Jay-Z
    Wu Tang Clan (featuring Method Man of course)

    And there are plenty of Dre, Tupac, and Biggie songs that I know and still love in a nostalgic kind of way. Most rap of the past five years I can't stomach - too much hook, not enough story.

    Favorite lyric:

    They took my rings
    They took my Rolex
    I looked at the brother
    Said damn, what's next?

    -Warren G
    Two wrongs don't necessarily make a right, but three lefts do.

  18. #18
    Cyburbian wahday's avatar
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    Ok, now I have all kinds of rap lyrics in my head. This one popped up as particularly memorable/salient. Public Enemy from Night of the Living Baseheads (Album=It Takes a Nation of Millions to Hold Us Back). Its about crack, if you didn't guess:

    Here it is
    BAMMM
    And you say, Goddamn
    This is the dope jam
    But lets define the term called dope
    And you think it mean funky now, no
    Here is a true tale
    Of the ones that deal
    Are the ones that fail
    Yeah
    You can move if you wanna move
    What it prove
    It's here like the groove
    The problem is this - we gotta' fix it
    Check out the justice - and how they run it
    Sellin', smellin'
    Sniffin', riffin'
    And brothers try to get swift an'
    Sell to their own, rob a home
    While some shrivel to bone
    Like comatose walkin' around
    Please don't confuse this with the sound
    I'm talking about...BASS
    ...

    Yo, listen
    I see it on their faces
    (First come first serve basis)
    Standin' in line
    Checkin' the time
    Homeboys playin' the curb
    The same ones that used to do herb
    Now they're gone
    Passin' it on
    Poison attack - the Black word bond
    Daddy-O
    Once said to me
    He knew a brother who stayed all day in his jeep
    And at night he went to sleep
    And in the mornin' all he had was
    The sneakers on his feet
    The culprit used to jam and rock the mike, yo
    He stripped the jeep to fill his pipe
    And wander around to find a place
    Where they rocked to a different kind of...BASS

    Public Enemy Night Of The Living Baseheads
    The purpose of life is a life of purpose

  19. #19
    Cyburbian btrage's avatar
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    I'm listening to some rap on Pandora right now.

    Mix of Wu-Tang, Biggie, Mobb Deep, Nas, Tribe Called Quest, Dre.......very good stuff. Takes me back to my mid/late high school-early college years.

    Nice Jay-Z line SWMich!
    Last edited by btrage; 31 Mar 2009 at 3:16 PM.
    "I'm very important. I have many leather-bound books and my apartment smells of rich mahogany"

  20. #20
    Cyburbian jmello's avatar
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    Best lyrics of all time:

    You can't i-n-c me, the
    Ace n%%#, so be ghost like amity-
    -ville horror, till tomorrow, you're done
    So jet like delta, I'm fly like the nun
    My mental state's, more great than the lakes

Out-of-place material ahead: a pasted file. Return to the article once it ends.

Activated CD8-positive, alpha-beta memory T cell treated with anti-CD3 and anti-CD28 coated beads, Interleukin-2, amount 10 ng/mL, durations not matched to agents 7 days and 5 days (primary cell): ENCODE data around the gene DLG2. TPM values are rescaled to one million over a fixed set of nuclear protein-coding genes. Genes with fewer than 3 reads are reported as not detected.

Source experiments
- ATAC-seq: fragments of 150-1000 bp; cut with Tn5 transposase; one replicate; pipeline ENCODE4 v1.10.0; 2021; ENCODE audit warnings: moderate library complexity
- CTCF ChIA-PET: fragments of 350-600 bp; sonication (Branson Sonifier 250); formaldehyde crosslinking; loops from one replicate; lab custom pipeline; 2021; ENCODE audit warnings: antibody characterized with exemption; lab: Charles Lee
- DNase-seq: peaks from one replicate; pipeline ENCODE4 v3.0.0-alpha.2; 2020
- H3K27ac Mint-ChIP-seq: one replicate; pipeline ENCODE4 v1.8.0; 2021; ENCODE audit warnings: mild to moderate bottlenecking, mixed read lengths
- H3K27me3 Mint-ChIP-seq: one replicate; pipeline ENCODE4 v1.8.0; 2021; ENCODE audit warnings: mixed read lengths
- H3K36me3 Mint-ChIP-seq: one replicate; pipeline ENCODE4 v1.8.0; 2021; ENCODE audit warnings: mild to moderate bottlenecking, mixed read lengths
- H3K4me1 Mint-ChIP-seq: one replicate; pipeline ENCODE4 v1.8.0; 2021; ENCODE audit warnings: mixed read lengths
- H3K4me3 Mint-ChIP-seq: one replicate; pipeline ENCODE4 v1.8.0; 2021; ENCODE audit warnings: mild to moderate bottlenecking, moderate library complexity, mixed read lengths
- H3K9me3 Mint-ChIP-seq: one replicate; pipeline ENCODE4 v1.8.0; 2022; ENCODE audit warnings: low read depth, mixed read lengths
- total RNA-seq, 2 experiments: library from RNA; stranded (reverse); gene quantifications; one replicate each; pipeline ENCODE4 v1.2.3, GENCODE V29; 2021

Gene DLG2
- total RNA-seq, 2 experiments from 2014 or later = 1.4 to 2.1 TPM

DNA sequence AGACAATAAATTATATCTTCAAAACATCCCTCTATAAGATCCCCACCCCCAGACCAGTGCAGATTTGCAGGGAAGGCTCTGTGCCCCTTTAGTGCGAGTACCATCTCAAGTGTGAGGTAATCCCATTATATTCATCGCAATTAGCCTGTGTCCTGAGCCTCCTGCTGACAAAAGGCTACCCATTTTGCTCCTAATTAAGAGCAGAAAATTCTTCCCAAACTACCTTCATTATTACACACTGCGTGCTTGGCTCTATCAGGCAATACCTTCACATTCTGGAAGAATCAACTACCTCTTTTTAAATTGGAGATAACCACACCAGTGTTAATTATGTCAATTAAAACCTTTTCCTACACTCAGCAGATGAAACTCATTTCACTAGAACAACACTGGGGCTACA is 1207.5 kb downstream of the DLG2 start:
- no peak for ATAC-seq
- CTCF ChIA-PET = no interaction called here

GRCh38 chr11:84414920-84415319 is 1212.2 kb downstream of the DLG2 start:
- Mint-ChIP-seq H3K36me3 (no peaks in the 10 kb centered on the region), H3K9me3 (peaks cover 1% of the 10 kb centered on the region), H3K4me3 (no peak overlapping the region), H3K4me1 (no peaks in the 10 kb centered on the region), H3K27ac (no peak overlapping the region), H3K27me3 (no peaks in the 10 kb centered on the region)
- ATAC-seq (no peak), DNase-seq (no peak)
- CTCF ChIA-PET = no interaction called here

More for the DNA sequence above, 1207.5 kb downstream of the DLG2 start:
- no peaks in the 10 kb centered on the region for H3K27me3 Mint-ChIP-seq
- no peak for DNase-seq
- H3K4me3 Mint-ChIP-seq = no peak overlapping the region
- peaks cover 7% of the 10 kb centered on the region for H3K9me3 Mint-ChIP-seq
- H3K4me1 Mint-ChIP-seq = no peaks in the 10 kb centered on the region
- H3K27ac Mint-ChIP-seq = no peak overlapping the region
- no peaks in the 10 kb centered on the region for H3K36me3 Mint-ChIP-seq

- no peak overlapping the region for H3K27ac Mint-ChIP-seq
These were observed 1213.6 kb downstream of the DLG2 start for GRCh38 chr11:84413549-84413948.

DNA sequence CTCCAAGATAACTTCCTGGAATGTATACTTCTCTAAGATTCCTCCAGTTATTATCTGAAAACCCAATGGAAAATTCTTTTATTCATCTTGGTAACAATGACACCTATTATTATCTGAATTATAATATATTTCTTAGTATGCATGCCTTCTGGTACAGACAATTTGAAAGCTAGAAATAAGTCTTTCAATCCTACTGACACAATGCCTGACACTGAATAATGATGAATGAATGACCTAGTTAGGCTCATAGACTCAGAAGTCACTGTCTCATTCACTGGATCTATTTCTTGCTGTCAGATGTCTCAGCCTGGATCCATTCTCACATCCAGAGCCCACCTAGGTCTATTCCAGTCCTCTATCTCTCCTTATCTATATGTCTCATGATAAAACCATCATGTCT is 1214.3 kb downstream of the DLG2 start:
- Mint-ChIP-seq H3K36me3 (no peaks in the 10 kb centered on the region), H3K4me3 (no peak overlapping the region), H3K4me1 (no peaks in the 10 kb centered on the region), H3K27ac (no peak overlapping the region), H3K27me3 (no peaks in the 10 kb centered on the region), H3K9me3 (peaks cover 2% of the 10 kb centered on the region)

I'm Superior, it's Erie how I breaks
    N%%#s down, with the sound as I shine
    One time, and the chrome is the mind

    Masta Ace, "Sittin' on Crome"

    My faves include:

    The Roots
    Common
    Wu Tang Clan
    Jeru the Damaja
    The Streets
    Guru
    ED OG
    Mos Def
    Talib Kweli
    Ceelo
    Outkast
    Dilated Peoples
    Public Enemy
    Brand Nubian
    Fat Joe
    Big Pun
    (Mad)Skillz
    Nas
    Leaders of the New School (when Busta was good)
    etc.

  21. #21
    Cyburbian imaplanner's avatar
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    Old School!

    I wanna rock right now. I'm Rob Base and I came to get down.
    I'm not internationally known but I'm known to rock the microphone!

  22. #22
    Cyburbian Emeritus Bear Up North's avatar
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    Not Really A Fan, Mo Fo

    This Bear is not a big fan of rap or hip-hop. I do enjoy some Eminem and Kid Rock. Although many would argue that Kid only morphs-in some rap-style to basic lyrics/music/country/rock.

    The lyrics do not bother me. What bugs me is that most of it sounds the same. Probably because I am old and am supposed to feel (hear) that way.

    BTW, my initials are (for real) MFR.



    Back to the hood!

    Bear
    Occupy Cyburbia!

  23. #23
    Cyburbian Raf's avatar
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    I have been a fan of hip/hop/rap whatever since the late 80's and for me it hit its peak for my music of choice around 2003/2004, right about where i started to work. I still listen here and there, but i stay away from the radio garbage hip hop that is out there (does the song cyclone or kiss you through the phone ring a bell? Utter garbage). Like NAS said, "Hip Hop is dead."

    As an musical art form, i think people just have a problem with the massage. In 8th grade catholic school, our teacher let is dissect rap songs to reveal the message or poetry that the lyrics have (i know shocking). But when you peel apart the beats, and the rapping part you have just some real moving stuff, that if found in a poem or even a "rock song" one would just be blown away by the power (i.e):

    No love from my daddy cause the coward wasn't there
    He passed away and I didn't cry, cause my anger
    wouldn't let me feel for a stranger
    They say I'm wrong and I'm heartless, but all along
    I was lookin for a father he was gone
    I hung around with the Thugs, and even though they sold drugs
    They showed a young brother love
    I moved out and started really hangin
    I needed money of my own so I started slangin
    I ain't guilty cause, even though I sell rocks